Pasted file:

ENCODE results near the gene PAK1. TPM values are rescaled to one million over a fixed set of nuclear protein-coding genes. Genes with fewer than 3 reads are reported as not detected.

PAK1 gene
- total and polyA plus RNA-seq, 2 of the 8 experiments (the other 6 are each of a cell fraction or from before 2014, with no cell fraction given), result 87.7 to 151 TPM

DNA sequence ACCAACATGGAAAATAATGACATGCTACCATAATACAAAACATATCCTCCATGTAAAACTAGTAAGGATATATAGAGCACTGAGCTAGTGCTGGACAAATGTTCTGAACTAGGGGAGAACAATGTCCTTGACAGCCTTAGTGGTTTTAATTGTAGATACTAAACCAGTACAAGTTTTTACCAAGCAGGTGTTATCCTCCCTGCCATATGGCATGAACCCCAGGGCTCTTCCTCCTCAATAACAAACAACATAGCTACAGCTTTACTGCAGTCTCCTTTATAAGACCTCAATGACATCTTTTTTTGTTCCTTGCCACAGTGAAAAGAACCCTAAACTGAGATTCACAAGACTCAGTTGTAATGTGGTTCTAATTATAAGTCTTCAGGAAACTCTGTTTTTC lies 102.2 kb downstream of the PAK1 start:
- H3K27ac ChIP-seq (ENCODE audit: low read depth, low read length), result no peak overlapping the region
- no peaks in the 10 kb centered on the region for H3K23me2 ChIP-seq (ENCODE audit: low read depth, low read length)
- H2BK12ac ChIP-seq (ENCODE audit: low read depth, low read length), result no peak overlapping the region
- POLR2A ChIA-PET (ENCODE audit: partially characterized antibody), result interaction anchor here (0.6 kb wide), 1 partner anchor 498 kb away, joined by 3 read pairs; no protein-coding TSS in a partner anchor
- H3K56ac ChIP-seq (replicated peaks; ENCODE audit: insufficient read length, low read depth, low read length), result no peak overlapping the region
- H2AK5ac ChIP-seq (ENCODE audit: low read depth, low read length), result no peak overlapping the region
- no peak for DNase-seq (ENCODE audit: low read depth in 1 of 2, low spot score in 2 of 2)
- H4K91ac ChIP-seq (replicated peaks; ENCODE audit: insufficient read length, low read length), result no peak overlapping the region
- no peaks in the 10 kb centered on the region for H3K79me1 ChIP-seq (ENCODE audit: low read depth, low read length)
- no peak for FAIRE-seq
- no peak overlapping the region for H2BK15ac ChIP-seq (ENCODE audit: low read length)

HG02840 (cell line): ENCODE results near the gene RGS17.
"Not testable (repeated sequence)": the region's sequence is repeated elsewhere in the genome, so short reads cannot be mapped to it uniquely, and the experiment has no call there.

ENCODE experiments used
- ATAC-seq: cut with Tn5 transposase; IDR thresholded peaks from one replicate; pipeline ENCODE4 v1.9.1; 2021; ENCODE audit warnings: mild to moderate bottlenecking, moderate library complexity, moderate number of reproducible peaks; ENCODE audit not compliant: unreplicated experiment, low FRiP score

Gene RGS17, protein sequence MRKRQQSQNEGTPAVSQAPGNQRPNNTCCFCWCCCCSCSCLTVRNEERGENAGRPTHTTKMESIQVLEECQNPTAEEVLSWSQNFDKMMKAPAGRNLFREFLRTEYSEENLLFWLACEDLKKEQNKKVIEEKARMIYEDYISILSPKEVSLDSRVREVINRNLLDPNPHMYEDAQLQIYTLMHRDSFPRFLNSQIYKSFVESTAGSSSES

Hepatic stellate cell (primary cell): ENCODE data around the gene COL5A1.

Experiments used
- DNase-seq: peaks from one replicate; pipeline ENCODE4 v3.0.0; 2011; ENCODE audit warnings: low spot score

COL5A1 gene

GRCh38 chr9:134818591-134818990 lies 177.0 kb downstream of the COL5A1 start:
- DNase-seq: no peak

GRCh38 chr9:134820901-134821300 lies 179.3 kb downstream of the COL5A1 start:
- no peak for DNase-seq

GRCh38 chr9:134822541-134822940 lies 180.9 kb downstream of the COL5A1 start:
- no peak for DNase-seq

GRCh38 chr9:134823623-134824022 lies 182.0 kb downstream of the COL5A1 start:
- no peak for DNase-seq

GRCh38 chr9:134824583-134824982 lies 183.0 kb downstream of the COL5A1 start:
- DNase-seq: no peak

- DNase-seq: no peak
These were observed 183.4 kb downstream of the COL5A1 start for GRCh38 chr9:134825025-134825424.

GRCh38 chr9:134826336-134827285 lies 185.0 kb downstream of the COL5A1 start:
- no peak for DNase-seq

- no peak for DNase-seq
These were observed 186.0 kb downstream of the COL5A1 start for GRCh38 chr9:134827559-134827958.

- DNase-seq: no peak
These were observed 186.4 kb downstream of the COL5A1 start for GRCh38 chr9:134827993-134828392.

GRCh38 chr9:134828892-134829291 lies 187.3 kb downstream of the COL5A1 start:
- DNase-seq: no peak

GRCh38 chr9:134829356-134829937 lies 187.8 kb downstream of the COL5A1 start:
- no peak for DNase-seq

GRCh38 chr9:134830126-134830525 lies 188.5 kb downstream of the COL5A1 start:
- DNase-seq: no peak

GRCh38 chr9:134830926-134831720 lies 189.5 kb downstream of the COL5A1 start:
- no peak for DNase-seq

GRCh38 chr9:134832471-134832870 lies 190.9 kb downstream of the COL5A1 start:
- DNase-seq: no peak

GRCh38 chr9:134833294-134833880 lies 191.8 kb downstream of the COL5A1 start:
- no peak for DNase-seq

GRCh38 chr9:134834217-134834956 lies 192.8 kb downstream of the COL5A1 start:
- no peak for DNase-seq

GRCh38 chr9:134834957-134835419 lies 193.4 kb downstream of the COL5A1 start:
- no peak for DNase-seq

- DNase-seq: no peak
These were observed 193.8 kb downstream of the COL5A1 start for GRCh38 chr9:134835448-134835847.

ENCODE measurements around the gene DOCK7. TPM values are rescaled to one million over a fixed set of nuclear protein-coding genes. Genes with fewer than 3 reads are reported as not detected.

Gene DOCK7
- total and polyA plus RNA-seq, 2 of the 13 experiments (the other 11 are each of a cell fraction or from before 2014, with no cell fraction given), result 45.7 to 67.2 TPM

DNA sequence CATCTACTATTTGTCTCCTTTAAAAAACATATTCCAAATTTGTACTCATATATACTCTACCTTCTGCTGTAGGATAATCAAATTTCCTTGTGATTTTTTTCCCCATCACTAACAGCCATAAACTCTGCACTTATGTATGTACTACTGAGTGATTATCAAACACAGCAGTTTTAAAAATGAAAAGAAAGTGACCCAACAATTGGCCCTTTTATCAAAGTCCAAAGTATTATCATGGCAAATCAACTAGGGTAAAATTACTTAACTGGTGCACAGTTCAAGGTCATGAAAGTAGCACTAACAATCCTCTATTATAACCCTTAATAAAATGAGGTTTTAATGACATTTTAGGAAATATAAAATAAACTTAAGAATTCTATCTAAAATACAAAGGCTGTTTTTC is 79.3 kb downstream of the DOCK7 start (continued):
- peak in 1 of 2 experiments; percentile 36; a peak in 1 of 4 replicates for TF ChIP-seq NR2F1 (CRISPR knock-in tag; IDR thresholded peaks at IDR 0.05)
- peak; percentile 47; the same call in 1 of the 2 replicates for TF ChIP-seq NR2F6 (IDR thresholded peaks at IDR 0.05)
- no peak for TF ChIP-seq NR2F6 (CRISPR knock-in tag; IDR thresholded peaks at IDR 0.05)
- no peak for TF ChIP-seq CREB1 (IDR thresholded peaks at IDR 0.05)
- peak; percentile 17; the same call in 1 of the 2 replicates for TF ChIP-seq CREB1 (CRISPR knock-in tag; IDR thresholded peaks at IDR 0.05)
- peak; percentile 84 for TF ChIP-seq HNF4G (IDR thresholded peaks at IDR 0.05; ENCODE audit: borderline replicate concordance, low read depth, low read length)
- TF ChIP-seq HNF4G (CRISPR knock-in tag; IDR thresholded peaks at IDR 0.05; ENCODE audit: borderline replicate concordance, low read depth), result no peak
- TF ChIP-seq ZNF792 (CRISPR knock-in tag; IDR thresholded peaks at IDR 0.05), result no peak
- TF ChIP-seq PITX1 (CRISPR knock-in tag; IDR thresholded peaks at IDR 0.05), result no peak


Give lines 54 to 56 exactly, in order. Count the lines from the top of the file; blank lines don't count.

- no peak for DNase-seq

GRCh38 chr9:134834217-134834956 lies 192.8 kb downstream of the COL5A1 start:
- no peak for DNase-seq